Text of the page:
Monday, February 08, 2010

Dumbing Down Continues...

The early history of the founding of our nation is not an easy subject to learn. The 17th and 18th centuries are difficult for modern Americans to grasp. It's easier to understand a more recent time. Still, there are very important concepts in early American history that young adults should learn about, details that may be embarrassing to older generations. Especially in North Carolina, we have a past that is often not pleasant. Our young people MUST learn about these things if we are to improve our condition.

Slavery was an atrocious period in our history. America had a unique variety of it. Black and red men and women were treated as pure possessions, with no more rights than the family dog. Until 1835, in North Carolina, the Native American enjoyed a little better status. But, in the reworking of the state constitution and the introduction of the category "free persons of color," black and red alike suffered immeasurably.

A new piece of legislation will stop the older children in our state from learning the lessons of our past. Proponents of this legislation say that children will learn more history BEFORE high school and that that is all they will need. During high school, they will learn about the Civil War, Reconstruction, and beyond. The young adults will not be taught the lessons of what caused slavery, its early horrors... and I'm sure that they won't tell those truly horrible tales to mere children.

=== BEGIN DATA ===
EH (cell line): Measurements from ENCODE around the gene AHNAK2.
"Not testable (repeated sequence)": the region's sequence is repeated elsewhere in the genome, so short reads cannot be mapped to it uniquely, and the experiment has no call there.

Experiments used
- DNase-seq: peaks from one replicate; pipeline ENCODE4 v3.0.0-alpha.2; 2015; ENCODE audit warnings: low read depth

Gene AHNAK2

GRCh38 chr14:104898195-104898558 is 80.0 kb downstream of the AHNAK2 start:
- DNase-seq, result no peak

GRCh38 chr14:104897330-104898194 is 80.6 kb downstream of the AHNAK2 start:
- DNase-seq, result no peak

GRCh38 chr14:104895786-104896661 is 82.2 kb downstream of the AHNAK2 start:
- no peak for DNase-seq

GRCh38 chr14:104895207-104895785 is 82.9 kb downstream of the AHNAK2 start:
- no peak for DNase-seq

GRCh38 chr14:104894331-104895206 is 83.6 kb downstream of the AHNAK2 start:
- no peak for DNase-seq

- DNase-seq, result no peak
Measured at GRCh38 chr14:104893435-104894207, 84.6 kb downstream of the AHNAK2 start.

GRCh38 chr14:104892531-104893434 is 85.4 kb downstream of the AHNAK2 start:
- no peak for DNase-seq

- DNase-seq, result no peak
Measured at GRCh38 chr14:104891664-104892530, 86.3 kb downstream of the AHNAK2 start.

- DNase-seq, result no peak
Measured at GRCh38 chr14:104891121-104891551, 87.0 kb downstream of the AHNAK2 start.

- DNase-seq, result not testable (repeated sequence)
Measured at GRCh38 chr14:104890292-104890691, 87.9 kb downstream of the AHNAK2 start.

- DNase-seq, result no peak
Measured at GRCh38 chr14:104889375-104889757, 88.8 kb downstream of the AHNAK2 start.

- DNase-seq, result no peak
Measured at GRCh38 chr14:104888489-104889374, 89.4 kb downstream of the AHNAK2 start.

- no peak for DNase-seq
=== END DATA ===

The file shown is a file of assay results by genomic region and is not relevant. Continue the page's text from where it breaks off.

This is clearly an avoidance of guilt. It has always been about avoiding the guilt of slavery in our state. The nation's trend is to teach more about it, especially since Brown University's willingness to explore the issue with their Steering Report (available as a link from this blog's main page). But, North Carolina's desire is to bury the past.

Blind avoidance of the past can be deadly to our future. You don't wear a blindfold when in the presence of a lion to keep from being eaten. The social problems that have resulted from slavery will gnaw away at our culture (as they continue to today) unless they are clearly taught and studied... and not by little children who cannot hope to understand the intricacies involved. It must be taught in high school to the older students who CAN understand the concepts.

As a history major, I have taken "survey" courses in early American history. They are designed as reviews of what students should remember from high school. In this course, HIST-1050, my instructor routinely gave an introductory quiz to find out what the students knew. Even BEFORE this new curriculum travesty, almost 50% of the students polled did not know the name of our first president. These students were taught this in high school (up till now) and they did not know. Whereas, this new curriculum may or may not improve this response, will these "well-instructed" children remember why black people were pulled from Africa and brutally beaten, many of them dying before even setting foot in America? I seriously doubt that they will even know that we did that. And, once they get into high school, we'll skip telling them about it.

This is important to know. But, like I said, it's also embarrassing for our state and our country. At least some folks, like Brown University in Rhode Island are working toward a "reckoning." If you want to explore this issue, I urge you to look here: http://www.ncpublicschools.org/newsroom/news/2009-10/20100205-01 and here: http://www.ncpublicschools.org/curriculum/socialstudies/scos/

Don't let this happen, folks... not again!

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